Formula 1 has always had a reputation for being full of drama. With its millionaire playboy drivers and roster of rival teams, the organization's nickname of "The International Circus" is all too fitting; and this time around wasn't going to be any different. The top two drivers were going into the United States Grand Prix with a very small points difference (most points wins the championship), the race was going to be at a track that no one has ever driven on, and it was being hosted in a city that has never hosted an event of this magnitude.
I was skeptical at whether the city of Austin would be able to handle the influx of race fans, especially since I've always known Austin to be a small-ish college town with a hippie vibe. When I tried looking for a hotel about three months before the race date, I found everything within an hour and half drive to be sold out or absurdly priced (1 star motels were asking $250+ per night). Things weren't looking good for the city of Austin and my friends who live there were ready to hunker down for that weekend.
Much to my surprise, the experience in Austin was extremely pleasant! Included with my race tickets were directions to a park and ride location where free shuttles would take us to the race track. I dreaded the line and the wait for the shuttles, imagining the most packed summer day at a brand new ride in Disneyland, but in reality, we never stood still in the line. In fact, we were always walking at a fairly brisk pace and eventually piled onto a nice charter bus for our 20 minute ride to the race track.
The race track itself was beautiful and new, and the track staff were kind and understanding. At every event that I've been to, people have never been allowed to stand on the stairs or take photos from a crossing bridge, but the staff at the Circuit of the Americas didn't seem to mind when people did so, as long as they were out of the way of foot traffic. The attendees were, for the most part, courteous and aware of their surroundings, except for that father-son combo that plopped down in their lawn chairs right in front of me, obscuring any view I had of the race. Other than that, everyone had a mutual understanding that we were all here for the same reason: to enjoy the sights and sounds of Formula 1.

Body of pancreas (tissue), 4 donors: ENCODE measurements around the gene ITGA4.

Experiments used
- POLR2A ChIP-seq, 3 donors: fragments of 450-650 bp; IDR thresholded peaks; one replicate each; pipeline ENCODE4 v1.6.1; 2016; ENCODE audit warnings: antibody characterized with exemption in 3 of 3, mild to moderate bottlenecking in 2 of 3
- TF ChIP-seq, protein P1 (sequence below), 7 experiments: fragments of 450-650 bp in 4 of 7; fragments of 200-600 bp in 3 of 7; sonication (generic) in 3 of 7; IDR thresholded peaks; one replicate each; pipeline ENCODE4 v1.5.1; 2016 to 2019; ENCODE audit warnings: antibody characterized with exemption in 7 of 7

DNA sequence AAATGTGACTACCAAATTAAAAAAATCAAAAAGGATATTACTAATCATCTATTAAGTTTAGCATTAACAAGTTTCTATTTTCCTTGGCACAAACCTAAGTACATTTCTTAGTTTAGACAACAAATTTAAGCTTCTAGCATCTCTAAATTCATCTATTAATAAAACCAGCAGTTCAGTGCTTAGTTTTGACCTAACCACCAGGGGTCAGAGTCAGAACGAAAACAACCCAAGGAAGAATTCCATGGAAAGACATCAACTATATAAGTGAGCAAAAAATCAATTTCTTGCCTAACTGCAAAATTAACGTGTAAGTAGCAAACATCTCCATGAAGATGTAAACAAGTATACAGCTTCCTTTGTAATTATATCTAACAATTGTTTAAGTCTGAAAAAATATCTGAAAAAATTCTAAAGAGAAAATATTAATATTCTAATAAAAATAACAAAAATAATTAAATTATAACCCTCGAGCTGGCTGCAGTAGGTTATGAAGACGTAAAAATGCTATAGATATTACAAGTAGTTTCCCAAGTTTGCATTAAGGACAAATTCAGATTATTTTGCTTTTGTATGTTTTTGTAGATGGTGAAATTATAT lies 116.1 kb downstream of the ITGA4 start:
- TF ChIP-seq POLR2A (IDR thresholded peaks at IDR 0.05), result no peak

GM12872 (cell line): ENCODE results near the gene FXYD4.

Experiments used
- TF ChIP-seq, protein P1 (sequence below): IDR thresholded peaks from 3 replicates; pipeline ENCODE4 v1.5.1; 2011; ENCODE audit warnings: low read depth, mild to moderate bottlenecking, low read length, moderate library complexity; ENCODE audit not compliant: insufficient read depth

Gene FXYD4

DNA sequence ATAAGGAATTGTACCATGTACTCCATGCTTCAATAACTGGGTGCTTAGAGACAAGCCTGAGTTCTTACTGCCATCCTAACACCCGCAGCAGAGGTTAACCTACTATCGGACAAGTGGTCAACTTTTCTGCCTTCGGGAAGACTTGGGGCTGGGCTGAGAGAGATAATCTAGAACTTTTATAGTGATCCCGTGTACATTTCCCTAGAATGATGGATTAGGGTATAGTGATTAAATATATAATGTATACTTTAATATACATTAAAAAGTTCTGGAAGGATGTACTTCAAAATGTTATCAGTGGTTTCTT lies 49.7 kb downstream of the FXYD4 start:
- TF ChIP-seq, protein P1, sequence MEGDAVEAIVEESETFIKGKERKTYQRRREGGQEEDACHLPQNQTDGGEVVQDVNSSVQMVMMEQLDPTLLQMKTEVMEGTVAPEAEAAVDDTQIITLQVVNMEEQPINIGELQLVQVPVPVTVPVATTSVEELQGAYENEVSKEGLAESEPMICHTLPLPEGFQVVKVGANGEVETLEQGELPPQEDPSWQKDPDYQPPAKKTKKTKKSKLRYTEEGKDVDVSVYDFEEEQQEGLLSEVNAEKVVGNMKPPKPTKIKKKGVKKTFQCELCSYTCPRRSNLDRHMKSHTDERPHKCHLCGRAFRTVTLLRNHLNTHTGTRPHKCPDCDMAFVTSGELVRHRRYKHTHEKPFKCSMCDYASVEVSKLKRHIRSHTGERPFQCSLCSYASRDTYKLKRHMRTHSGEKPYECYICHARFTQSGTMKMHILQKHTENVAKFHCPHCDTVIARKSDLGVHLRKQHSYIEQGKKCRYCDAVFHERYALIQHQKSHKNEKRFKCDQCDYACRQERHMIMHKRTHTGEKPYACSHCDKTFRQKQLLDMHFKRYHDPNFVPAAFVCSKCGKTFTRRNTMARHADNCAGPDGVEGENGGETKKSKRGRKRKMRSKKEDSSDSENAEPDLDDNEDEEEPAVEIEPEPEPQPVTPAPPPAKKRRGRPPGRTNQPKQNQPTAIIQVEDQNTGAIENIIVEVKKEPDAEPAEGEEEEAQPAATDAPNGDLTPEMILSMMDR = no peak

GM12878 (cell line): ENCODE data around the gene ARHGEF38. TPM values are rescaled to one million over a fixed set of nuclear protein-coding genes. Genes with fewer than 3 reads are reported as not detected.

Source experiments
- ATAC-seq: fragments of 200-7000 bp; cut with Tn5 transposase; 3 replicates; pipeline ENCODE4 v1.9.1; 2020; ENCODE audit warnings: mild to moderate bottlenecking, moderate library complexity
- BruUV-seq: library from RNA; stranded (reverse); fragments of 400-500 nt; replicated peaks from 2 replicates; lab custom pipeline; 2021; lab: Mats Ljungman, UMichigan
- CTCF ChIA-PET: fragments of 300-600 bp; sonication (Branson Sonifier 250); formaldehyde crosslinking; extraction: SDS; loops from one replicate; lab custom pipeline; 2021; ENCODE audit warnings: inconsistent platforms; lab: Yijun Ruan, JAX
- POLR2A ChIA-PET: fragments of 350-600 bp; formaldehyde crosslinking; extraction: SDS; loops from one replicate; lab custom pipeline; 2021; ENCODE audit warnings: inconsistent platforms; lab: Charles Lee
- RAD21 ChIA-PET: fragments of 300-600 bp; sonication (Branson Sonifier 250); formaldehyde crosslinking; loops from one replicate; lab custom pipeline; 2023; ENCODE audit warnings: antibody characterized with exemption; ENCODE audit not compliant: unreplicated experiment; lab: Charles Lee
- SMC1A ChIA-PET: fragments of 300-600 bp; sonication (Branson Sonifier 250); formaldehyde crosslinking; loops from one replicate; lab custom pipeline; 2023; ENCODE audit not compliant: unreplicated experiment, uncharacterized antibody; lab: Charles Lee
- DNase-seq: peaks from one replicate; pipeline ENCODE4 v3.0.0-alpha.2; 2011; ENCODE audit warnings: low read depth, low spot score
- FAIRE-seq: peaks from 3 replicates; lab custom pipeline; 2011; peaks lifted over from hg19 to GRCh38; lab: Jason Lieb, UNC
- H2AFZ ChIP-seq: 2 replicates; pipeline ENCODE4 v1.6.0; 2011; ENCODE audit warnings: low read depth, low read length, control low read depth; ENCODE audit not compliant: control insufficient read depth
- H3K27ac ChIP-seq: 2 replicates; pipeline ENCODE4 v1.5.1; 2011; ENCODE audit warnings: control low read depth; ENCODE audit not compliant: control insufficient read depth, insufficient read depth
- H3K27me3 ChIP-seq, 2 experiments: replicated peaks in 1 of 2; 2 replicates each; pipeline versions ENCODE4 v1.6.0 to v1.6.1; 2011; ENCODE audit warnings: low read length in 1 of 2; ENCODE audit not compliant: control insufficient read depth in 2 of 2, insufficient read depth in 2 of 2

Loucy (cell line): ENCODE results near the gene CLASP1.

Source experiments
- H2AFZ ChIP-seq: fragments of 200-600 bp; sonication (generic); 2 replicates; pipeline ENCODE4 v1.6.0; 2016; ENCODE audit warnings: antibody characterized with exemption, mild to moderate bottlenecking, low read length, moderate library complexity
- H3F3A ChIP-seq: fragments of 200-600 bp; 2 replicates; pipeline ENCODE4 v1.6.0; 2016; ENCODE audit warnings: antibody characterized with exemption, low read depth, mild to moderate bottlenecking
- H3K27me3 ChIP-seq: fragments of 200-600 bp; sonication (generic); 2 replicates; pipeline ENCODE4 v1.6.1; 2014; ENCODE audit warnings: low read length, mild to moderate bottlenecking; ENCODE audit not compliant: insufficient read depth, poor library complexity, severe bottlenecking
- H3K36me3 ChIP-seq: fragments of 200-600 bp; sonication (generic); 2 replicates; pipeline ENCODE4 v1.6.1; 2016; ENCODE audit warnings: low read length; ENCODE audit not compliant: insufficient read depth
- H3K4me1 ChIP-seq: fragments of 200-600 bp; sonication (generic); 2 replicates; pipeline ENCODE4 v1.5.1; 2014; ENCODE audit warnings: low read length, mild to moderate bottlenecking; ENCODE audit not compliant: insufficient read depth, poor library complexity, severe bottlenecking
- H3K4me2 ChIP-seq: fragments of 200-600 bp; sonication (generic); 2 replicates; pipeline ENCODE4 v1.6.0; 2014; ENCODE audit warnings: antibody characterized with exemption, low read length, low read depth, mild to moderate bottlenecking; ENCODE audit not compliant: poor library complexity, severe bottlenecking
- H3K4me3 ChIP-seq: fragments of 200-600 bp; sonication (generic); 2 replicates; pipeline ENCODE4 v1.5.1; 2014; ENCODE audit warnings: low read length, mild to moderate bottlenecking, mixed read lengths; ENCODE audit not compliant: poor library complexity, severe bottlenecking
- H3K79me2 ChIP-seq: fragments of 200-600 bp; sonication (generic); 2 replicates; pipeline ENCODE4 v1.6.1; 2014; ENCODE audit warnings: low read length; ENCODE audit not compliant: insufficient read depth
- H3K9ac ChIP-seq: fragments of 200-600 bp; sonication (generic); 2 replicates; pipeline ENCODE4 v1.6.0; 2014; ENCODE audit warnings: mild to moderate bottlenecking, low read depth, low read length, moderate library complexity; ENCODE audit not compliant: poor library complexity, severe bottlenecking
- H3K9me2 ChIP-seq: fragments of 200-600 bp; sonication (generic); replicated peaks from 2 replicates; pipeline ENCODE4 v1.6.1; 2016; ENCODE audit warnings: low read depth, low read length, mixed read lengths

Speaking of sights and sounds, the race was like nothing I've ever experienced before. I've been to my fair share of auto races and I've even ridden inside some real race cars, but there's nothing that can prepare you for the vibrations in your chest as one of these engineering marvels screams past you at 200 mph. It's amazing what today's engineers have accomplished with an engine that is smaller than what's inside of a baseline Toyota Camry. A lot of people have asked me about the race, probably hoping for some detailed description of my experience, but all I'm able to come up with is that is was two hours of sensory bliss. It's something that can't be explained in words.
I must say that I was very satisfied with the race and impressed with how the city of Austin handled the event. Some of the locals that I spoke with felt that the city over-prepared, but I thought it was just right. It could have been a major fiasco with people coming in from all over the United States and Mexico, but the city's organizers planned for just about every scenario. Kudos to you, Austin. You'll be seeing me again in 2013.
I leave you with a short video of footage that I shot from various places around the track. It really doesn't convey the power and ferocity of these million dollar works of art and technology, but maybe it'll inspire you to go experience it for yourself next year.
See what it's like to drive on the Circuit of the Americas in F1 2012, available for Xbox 360, Playstation 3, and PC!
[Photo via Circuit of the Americas]